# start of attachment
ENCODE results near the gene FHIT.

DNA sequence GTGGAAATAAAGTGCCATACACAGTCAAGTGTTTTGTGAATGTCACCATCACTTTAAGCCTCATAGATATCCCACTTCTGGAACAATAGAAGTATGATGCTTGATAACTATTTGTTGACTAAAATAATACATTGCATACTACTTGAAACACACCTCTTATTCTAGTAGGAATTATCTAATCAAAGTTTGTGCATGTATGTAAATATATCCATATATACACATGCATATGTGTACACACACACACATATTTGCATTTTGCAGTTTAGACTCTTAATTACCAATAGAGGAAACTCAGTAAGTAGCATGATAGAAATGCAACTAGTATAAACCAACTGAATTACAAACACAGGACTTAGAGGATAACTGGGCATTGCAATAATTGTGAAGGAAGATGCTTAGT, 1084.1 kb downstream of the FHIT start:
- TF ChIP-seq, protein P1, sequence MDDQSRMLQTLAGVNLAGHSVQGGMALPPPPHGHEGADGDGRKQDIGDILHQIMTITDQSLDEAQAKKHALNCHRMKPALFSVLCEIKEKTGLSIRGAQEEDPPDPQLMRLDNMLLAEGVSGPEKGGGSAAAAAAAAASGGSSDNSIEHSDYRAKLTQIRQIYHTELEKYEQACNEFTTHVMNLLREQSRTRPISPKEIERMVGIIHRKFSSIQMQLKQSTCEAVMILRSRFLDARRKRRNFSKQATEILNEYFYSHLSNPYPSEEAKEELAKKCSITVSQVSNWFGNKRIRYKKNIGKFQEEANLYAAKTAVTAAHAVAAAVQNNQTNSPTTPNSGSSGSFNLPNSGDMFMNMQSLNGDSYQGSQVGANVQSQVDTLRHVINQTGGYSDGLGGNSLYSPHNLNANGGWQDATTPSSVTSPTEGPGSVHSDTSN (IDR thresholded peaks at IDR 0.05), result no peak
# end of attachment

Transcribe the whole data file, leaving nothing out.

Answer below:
ENCODE results near the gene FHIT.

DNA sequence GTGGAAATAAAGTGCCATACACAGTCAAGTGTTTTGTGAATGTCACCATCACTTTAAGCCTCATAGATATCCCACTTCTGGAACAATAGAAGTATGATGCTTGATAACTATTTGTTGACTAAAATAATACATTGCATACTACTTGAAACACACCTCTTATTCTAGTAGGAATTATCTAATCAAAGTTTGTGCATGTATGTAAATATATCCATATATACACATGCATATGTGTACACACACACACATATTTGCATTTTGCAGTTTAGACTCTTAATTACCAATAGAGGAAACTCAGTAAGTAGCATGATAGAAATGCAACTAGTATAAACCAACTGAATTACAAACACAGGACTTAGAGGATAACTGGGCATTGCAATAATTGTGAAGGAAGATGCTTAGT, 1084.1 kb downstream of the FHIT start:
- TF ChIP-seq, protein P1, sequence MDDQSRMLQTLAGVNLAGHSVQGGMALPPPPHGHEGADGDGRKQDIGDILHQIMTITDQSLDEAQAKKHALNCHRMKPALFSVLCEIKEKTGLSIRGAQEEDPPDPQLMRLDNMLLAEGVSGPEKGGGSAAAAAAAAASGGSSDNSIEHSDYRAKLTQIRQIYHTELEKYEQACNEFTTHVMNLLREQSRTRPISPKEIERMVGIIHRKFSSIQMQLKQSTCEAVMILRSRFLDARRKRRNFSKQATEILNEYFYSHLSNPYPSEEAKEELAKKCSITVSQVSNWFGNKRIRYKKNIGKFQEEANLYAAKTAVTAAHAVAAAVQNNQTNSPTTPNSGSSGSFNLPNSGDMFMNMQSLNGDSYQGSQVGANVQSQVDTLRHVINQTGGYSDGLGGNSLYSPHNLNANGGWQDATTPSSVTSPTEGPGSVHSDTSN (IDR thresholded peaks at IDR 0.05), result no peak